Here's what you'll need:
- Windows Server 2016 or newer
- Docker Enterprise Edition (EE) for Windows Server
- Blacklisted versions of Windows Server
- Obtaining Windows Server
- Installing Docker
- Configuring Docker for building and running Windows containers
- Configuring Docker for building and running Linux containers
Blacklisted versions of Windows Server
Do not use Windows Server version 1903 or Windows Server version 1909 to build Windows container images with Docker version 19.03.5 or older. There is a known bug in Windows Server versions 1903 and 1909 and Windows 10 versions 1903 and 1909 that prevents Docker from building images larger than the default limit of 20GB. A workaround for this bug was introduced in Docker version 19.03.6.
Obtaining Windows Server
If you don’t already own a Windows Server license, you can download an evaluation copy of any version of Windows Server in the Long-Term Servicing Channel (LTSC) from the Microsoft Evaluation Center that will be valid for 180 days:
Note that evaluation copies are not available for versions of Windows Server in the Semi-Annual Channel (SAC). These versions of Windows Server can only be obtained by Visual Studio subscribers or Microsoft volume licensing customers with Software Assurance.
As per the Docker EE Windows Server installation instructions, run the following commands from an elevated PowerShell prompt:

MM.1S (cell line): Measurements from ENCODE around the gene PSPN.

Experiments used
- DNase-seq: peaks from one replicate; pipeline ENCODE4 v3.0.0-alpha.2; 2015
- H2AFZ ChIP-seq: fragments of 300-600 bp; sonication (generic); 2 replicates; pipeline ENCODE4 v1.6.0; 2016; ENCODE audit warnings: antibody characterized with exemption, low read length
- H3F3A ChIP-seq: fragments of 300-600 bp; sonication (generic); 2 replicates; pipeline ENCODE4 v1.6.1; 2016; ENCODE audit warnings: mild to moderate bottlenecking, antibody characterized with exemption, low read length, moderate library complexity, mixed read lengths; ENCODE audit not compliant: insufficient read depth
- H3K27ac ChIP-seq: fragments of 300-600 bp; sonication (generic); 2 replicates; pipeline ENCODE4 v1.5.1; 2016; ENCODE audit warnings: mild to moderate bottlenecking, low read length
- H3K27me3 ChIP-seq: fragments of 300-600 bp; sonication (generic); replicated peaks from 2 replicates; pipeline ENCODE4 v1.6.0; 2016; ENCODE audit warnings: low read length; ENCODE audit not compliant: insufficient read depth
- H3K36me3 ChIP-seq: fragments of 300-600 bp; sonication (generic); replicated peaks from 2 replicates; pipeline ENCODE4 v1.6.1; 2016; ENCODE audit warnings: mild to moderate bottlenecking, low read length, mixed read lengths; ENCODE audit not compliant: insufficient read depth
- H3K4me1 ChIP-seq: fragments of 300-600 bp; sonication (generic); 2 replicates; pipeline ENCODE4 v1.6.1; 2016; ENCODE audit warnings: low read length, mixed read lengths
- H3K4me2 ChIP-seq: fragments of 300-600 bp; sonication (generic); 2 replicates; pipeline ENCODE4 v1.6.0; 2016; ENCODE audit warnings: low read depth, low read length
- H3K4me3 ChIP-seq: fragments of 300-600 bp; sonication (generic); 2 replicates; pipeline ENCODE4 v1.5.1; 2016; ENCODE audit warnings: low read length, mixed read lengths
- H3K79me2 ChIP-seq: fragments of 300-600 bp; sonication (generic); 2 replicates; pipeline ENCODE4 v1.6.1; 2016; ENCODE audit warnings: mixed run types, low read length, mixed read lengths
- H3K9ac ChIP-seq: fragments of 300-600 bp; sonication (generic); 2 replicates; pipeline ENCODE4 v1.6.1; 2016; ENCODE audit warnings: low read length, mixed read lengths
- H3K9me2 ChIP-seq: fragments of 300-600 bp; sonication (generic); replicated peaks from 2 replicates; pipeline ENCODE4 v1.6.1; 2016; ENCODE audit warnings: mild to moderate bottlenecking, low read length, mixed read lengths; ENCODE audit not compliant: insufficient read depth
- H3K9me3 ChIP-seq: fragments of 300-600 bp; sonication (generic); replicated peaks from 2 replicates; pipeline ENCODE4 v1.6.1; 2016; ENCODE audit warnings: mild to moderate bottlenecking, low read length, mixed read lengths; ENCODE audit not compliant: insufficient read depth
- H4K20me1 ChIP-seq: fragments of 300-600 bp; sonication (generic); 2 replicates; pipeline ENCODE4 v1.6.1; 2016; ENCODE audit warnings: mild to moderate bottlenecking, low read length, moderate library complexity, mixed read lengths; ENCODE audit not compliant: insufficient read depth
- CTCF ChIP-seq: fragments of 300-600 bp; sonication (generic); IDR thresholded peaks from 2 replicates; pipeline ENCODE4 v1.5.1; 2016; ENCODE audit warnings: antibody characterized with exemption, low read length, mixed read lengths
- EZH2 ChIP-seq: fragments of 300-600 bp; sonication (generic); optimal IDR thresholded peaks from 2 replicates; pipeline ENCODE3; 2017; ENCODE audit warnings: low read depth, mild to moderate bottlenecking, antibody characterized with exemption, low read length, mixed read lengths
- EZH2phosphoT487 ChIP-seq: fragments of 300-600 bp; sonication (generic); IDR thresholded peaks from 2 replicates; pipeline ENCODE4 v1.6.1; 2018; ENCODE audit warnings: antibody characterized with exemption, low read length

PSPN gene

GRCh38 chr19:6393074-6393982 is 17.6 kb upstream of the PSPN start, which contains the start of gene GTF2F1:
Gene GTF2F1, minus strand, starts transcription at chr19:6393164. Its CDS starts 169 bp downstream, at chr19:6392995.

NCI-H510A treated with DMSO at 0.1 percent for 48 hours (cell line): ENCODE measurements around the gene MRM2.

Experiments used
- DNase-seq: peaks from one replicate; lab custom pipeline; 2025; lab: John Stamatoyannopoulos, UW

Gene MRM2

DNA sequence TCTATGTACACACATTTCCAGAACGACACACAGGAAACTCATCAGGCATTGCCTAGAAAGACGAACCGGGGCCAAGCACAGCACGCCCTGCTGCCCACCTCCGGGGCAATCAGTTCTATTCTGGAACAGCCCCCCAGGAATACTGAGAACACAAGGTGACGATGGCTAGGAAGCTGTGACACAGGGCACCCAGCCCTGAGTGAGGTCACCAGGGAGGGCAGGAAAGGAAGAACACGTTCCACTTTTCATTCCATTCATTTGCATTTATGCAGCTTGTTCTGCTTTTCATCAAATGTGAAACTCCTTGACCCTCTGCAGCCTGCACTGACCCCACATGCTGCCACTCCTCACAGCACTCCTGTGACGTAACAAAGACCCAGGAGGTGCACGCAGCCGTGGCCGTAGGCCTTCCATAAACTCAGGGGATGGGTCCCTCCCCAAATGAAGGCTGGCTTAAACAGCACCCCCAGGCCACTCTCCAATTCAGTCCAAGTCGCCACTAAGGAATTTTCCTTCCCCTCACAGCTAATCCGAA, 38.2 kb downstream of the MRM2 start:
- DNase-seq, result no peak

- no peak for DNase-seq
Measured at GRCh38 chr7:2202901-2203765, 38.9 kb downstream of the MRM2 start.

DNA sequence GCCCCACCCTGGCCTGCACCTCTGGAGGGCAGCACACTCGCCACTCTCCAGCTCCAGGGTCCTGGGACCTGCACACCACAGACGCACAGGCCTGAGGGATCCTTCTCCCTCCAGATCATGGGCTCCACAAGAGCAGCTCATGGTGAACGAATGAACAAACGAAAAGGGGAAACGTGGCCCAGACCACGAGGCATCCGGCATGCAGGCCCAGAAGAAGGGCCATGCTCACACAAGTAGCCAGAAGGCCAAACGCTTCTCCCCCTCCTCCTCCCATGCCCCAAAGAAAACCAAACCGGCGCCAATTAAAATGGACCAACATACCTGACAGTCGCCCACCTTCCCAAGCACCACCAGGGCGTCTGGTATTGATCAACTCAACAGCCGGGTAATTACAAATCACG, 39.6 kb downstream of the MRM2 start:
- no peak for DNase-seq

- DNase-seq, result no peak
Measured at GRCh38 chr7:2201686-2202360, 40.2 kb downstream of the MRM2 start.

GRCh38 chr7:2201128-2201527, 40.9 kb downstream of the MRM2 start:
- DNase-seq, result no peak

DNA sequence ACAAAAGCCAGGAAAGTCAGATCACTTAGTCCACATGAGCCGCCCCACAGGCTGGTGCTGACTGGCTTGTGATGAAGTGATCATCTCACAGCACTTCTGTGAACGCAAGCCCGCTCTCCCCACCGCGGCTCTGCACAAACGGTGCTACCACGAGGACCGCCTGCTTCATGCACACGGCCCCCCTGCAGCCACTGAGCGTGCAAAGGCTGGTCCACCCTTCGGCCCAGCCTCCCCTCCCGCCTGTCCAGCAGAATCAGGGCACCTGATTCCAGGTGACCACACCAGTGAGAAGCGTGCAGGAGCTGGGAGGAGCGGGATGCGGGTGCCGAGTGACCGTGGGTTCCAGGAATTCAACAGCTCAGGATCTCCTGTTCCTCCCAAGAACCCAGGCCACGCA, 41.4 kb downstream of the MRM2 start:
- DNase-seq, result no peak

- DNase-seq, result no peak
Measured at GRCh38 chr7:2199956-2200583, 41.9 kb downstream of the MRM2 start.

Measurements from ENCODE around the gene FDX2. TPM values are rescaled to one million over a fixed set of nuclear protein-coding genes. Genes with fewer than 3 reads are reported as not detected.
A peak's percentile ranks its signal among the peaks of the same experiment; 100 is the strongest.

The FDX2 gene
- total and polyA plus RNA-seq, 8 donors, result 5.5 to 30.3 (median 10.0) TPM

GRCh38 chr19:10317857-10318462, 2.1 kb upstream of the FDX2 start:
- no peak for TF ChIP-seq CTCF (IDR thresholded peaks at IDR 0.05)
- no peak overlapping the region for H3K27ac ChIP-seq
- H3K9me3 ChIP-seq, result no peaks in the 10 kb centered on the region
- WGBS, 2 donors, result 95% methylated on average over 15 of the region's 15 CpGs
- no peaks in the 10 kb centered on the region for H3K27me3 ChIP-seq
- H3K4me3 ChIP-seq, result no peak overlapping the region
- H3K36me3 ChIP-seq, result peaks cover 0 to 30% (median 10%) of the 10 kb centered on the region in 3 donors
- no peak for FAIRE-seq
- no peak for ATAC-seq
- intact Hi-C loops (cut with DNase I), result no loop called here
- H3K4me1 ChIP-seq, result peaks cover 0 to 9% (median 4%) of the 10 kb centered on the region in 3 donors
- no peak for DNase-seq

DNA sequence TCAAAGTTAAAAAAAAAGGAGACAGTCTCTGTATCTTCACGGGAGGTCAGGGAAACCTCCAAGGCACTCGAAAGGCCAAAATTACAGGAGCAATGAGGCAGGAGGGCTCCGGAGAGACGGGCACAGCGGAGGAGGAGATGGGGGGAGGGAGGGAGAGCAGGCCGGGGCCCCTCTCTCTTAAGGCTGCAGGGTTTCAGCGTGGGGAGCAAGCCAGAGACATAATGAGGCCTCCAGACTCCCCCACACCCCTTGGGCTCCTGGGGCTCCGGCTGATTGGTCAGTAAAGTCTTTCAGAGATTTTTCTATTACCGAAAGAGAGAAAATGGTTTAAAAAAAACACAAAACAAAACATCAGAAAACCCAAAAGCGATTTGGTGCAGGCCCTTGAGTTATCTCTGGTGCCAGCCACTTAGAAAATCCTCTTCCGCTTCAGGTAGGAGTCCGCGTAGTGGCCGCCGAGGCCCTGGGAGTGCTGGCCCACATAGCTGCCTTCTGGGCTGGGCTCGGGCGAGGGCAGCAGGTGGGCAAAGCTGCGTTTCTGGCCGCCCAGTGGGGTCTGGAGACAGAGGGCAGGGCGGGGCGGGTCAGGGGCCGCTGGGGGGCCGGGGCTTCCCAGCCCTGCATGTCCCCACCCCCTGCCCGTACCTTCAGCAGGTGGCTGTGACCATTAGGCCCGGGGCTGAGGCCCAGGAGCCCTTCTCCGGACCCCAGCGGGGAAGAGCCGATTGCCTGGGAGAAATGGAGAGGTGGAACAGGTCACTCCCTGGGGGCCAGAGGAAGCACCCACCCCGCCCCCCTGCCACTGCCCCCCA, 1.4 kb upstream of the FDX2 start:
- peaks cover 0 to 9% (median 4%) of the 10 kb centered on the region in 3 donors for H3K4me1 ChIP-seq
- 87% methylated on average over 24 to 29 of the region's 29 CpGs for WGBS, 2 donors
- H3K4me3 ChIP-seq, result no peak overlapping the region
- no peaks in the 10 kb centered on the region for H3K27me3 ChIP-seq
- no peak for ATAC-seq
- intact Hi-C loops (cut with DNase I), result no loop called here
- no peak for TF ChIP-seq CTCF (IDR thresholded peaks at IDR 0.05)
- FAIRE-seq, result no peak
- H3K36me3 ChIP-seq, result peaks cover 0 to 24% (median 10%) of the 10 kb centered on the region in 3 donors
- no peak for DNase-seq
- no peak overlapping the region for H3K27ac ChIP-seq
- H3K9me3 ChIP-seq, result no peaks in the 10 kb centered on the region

Older versions of Windows Server may sometimes encounter a checksum verification error that prevents the installation process from completing successfully. See this GitHub issue discussing the error for a number of workarounds that may help to resolve the problem.
Configuring Docker for building and running Windows containers
By default, Docker EE under Windows Server imposes a 20GB size limit on container images, which is too low for building and running Unreal Engine containers. You will need to increase the maximum container disk size to the recommended limit of 300GB by following the instructions below.
Step 1: Stop the Docker EE service:
Step 2: Edit the Docker daemon configuration file (which is located at
%ProgramData%\Docker\config\daemon.json by default) and add the top-level
storage-opts entry to any existing JSON configuration data:
Step 3: Start the Docker EE service again:
Configuring Docker for building and running Linux containers
Docker EE under Windows Server only supports running Linux containers using the experimental Linux containers on Windows (LCOW) feature, which relies on Hyper-V isolation mode. Hyper-V isolation mode currently suffers from a number of performance and stability issues that make it poorly suited for use with Unreal Engine containers. It is strongly recommended that you use another platform for building and running Linux containers.
There are a number of guides available online that discuss enabling LCOW support under Windows server, but no instructions are provided by the official Microsoft documentation. This page will be updated when official documentation on this configuration scenario becomes available.